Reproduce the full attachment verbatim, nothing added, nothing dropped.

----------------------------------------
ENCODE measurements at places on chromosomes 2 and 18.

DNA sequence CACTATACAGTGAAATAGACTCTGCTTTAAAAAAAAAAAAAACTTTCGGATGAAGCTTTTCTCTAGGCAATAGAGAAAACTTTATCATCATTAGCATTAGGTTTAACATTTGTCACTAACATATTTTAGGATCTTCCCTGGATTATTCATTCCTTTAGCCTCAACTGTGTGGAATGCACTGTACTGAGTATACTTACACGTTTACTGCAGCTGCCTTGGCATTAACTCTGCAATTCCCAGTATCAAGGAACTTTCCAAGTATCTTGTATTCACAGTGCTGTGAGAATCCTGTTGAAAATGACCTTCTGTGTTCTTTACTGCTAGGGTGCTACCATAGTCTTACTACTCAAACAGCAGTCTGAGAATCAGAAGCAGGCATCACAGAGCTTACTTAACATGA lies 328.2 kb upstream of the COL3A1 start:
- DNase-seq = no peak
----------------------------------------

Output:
ENCODE measurements at places on chromosomes 2 and 18.

DNA sequence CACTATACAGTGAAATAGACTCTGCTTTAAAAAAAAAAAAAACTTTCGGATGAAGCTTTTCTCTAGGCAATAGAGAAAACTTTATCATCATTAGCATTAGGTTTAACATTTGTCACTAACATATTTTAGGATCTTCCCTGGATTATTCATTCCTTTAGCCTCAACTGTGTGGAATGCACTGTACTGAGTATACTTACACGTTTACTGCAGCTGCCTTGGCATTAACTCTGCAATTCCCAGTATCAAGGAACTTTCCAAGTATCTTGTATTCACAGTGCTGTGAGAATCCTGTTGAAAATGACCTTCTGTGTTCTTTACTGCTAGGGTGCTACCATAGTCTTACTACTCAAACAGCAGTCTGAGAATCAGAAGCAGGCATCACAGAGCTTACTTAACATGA lies 328.2 kb upstream of the COL3A1 start:
- DNase-seq = no peak